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Re: st: Trend analysis - independent surveys

From   Steven Samuels <>
Subject   Re: st: Trend analysis - independent surveys
Date   Wed, 30 Jul 2008 11:34:55 -0500

Ángel,   As sampling was independent in the two years, you need not  
identify the PSU's that appeared in both. Do not merge PSU's from the  
two years-in fact, you cannot, because a PSU may appear in only one  
stratum. You imply that stratum names do not overlap between the two  
surveys. If some names do overlap, then recode so that they do not.   
For example, if have stratum with a number 5 in both waves, change  
the 2001 version to 105 and the 2007 version to 705. (Feel free to  
choose your own renumbering method)  You will not need to change the  
PSU names,  because Stata will treat them as unique if they appear in  
different strata.  Now -append- the two data sets and  -svyset- with  
the stratum variable, PSU variable, weights, and fpc.

(You might also find it of interest to do a separate paired analysis  
of the PSUs that had observations in both waves. If you see, for  
example, a certain change in means or percentages between 2001 and  
2007 in the entire population, you might want to examine this in the  
paired PSUs.  For this analysis you would need to ignore stratum,  
ignore the original target population weights, and recompute weights  
so they reflect sampling probabilities and post-stratification totals  
for each year within the PSU. I would also treat these PSU's as  
fixed, so that standard errors are based on within-PSU variation.)


On Jul 30, 2008, at 2:41 AM, Ángel Rodríguez Laso wrote:

> I have a related question so I take advantage of the thread.
> I want to compare answers to identical questions (in more or less the
> same positions in the questionnaire) in two waves (2001 and 2007) of a
> survey (not panel) with the same target population.
> In both waves, a multistage selection procedure was followed: In the
> first stage, PSUs were selected at random after stratification, but
> strata were defined differently in each wave (seven geographical areas
> in the first wave and eleven health areas in the second, not
> overlapping). PSUs in both waves were defined identically and many of
> them appear in both samples. In the second stage, individuals were
> selected at random within PSUs. A finite population correction had to
> be used because around one third of the PSUs in each stratum were
> sampled. Sample weights were used in both waves because of differing
> selection probabilities and poststratification adjustments.
> If I merge both waves, would it be correct to merge also strata and
> PSU variables from both waves? Notice that PSUs names are identical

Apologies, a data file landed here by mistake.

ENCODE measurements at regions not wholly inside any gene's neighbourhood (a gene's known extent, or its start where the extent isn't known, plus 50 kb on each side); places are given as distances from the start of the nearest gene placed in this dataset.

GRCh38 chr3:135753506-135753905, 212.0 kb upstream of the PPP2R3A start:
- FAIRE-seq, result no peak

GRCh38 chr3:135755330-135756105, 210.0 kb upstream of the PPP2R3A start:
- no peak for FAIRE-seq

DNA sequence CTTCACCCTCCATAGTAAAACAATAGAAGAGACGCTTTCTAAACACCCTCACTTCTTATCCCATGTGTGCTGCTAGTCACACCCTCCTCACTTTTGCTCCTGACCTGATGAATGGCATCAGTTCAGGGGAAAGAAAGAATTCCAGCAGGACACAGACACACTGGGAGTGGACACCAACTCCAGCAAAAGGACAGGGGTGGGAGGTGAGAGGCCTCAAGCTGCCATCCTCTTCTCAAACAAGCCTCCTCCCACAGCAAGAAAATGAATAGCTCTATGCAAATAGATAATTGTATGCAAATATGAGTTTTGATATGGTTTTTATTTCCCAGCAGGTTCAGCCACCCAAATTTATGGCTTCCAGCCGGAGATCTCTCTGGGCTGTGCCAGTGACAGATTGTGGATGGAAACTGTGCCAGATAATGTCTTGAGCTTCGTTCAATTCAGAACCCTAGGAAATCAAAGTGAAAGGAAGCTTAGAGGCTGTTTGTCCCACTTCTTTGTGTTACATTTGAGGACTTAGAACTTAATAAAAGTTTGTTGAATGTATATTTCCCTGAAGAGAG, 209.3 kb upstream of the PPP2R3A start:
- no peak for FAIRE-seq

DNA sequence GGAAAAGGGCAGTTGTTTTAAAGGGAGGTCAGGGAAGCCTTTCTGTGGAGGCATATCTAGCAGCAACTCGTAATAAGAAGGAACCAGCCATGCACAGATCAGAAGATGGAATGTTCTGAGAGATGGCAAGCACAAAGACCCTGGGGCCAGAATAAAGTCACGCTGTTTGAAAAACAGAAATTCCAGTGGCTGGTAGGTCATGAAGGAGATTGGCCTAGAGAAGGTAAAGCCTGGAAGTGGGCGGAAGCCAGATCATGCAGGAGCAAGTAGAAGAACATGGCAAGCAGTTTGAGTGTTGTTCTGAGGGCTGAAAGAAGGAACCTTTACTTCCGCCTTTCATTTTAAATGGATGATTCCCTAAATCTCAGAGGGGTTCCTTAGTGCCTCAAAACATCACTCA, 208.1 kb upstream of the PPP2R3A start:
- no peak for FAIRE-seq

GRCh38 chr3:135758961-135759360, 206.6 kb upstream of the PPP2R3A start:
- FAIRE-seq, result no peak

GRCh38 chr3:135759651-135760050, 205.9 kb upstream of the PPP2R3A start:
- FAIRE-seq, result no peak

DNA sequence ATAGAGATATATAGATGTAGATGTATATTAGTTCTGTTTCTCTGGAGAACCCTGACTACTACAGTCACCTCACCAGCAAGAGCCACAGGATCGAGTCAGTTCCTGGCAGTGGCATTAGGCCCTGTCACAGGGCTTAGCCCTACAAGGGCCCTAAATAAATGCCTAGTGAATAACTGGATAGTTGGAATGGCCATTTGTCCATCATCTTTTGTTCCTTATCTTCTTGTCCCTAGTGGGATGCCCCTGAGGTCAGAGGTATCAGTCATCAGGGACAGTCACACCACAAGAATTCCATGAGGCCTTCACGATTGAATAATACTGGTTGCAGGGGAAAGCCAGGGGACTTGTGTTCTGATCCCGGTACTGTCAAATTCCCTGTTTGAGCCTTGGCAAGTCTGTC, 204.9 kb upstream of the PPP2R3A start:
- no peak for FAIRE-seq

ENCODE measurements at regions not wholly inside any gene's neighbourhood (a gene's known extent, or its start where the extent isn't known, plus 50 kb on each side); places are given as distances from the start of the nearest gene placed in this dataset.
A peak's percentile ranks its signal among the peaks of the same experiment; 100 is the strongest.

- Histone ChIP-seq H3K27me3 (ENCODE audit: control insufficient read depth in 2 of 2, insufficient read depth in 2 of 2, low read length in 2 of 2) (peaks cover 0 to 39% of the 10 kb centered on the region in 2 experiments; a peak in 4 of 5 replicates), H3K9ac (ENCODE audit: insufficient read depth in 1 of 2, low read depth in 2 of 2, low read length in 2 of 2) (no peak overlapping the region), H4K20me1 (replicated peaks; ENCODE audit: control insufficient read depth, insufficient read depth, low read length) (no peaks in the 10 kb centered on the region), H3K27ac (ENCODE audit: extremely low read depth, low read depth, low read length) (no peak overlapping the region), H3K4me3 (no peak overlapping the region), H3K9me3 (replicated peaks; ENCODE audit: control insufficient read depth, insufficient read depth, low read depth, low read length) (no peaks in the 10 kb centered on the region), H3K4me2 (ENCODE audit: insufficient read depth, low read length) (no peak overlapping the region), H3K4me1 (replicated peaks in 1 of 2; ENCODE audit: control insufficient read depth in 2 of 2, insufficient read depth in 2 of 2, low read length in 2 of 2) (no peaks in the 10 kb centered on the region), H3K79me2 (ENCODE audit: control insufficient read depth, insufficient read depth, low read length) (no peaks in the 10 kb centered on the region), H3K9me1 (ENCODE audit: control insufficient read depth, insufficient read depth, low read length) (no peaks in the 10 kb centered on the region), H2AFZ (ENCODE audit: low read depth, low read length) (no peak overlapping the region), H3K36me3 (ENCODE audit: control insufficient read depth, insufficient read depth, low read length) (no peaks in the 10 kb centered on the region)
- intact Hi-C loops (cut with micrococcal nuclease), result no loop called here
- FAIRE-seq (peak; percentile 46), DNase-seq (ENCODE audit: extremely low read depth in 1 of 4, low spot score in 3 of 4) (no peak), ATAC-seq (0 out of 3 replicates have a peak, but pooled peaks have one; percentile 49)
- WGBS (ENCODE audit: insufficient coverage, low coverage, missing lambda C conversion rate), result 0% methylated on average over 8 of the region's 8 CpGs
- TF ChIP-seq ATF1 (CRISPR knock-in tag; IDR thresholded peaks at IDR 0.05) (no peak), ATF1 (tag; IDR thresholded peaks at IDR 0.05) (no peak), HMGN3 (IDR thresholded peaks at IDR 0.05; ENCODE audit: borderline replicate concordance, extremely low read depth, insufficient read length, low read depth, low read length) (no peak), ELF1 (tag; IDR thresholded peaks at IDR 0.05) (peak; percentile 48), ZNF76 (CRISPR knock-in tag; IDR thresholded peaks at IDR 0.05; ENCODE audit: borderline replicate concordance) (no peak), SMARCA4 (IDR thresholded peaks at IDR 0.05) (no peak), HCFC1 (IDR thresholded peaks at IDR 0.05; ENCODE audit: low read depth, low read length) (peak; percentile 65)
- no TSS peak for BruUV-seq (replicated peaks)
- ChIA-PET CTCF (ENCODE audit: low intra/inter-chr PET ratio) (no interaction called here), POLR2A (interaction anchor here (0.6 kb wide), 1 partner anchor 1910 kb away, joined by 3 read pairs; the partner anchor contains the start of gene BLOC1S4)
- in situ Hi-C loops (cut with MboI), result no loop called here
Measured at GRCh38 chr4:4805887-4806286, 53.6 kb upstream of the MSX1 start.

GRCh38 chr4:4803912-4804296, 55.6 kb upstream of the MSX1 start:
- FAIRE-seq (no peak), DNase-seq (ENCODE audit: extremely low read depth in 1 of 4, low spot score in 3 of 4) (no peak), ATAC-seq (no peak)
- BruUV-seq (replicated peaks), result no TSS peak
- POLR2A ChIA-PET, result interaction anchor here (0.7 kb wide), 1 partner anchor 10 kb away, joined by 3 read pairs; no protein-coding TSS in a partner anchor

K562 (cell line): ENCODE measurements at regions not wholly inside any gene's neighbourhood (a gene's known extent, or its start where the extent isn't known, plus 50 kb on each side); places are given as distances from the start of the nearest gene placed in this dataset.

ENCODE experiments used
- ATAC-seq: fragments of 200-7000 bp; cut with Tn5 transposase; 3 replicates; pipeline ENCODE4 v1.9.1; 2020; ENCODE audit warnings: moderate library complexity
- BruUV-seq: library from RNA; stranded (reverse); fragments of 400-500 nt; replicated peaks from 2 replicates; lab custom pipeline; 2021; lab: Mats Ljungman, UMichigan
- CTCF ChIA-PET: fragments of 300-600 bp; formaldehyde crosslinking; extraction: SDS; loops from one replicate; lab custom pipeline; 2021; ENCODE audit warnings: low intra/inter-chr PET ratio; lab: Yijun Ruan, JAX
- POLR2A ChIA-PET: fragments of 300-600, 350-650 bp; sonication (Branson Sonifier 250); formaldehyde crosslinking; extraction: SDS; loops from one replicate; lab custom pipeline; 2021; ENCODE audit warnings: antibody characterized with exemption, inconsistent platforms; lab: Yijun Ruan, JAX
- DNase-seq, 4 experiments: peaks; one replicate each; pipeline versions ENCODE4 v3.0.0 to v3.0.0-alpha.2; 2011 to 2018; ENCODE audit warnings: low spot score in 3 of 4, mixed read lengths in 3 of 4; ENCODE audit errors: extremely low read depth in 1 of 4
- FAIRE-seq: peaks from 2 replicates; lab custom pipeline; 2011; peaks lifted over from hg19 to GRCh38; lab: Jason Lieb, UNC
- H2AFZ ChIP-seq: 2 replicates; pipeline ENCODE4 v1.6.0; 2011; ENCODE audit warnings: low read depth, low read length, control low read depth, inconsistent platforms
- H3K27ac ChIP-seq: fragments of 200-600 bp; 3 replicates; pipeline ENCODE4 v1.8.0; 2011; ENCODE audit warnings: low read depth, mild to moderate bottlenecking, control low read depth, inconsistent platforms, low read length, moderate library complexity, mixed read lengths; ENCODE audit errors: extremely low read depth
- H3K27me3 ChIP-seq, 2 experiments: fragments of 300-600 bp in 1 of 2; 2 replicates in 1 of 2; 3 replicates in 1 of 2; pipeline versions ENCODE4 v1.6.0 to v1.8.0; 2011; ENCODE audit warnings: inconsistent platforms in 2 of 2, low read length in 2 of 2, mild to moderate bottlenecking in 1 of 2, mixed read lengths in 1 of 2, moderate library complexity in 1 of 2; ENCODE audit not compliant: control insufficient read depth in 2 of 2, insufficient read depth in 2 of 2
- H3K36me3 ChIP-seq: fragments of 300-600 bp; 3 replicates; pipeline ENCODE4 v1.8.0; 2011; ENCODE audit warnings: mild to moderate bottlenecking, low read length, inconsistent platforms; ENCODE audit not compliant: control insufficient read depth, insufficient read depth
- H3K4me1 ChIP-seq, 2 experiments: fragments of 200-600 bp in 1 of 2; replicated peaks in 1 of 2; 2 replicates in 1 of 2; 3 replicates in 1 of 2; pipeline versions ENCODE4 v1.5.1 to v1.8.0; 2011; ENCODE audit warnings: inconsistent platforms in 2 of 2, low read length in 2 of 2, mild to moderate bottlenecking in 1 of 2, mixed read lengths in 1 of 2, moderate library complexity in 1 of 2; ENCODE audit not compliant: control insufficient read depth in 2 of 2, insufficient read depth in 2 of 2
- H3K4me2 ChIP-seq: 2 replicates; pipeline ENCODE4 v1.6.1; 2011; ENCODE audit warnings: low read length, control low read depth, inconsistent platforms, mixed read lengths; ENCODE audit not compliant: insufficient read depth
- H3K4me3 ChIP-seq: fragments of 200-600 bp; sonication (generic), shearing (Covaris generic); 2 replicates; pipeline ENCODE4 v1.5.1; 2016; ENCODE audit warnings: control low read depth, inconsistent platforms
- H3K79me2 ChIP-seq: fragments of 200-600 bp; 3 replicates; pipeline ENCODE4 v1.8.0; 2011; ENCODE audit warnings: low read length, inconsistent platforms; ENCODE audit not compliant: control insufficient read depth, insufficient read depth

> and some individuals from both waves will belong to the same PSU, but
> the same PSU will belong to a different stratum in each wave, because
> strata names differ in both waves.
> Many thanks.
> Ángel
> 2008/7/25, Stas Kolenikov <>:
>> If the rounds are independent, then
>> t=(avergage[round t]-average[round s])/sqrt(variance_t [average in
>> round t]+variance_s [average in round s])
>> is normal / t with sum of design degrees of freedom / t with
>> Satterthwaite corrected degrees of freedom, depending on how you want
>> to think about them. The quick and dirty solution is to save the four
>> above quantities as locals or scalars and form this t-statistic. If
>> you had strata and cluster IDs with some sort of insider access, you
>> could put those together with
>> use dataset1
>> append dataset2
>> *********
>> * make sure PSU labels are different in two years
>> *********
>> svy: sum whatever , over[year]
>> lincom [whatever]year2 - [whatever]year1
>> With separate bootstrap weights, that would not necessarily work,  
>> I am
>> afraid. If you have the same number of replicate weights in both
>> periods, it might.
>> On Fri, Jul 25, 2008 at 9:41 AM, Mark Latendresse
>> <> wrote:
>>> Hello,
>>> I have data on 7 independent cross-sectional surveys 1999-2007  
>>> (not panels)
>>> for which the target populations were identical. We would like to  
>>> test for
>>> trends among several sub-groups on average number of cigarettes  
>>> smoked per
>>> day (continuous variable). How can I do a trend analysis in Stata  
>>> that will
>>> take into account sampling weights and stratification? We have  
>>> bootstrap
>>> weights for each survey, however, we can also obtain the design  
>>> effects for
>>> each survey if necessary.
>> --
>> Stas Kolenikov, also found at
>> Small print: I use this email account for mailing lists only.
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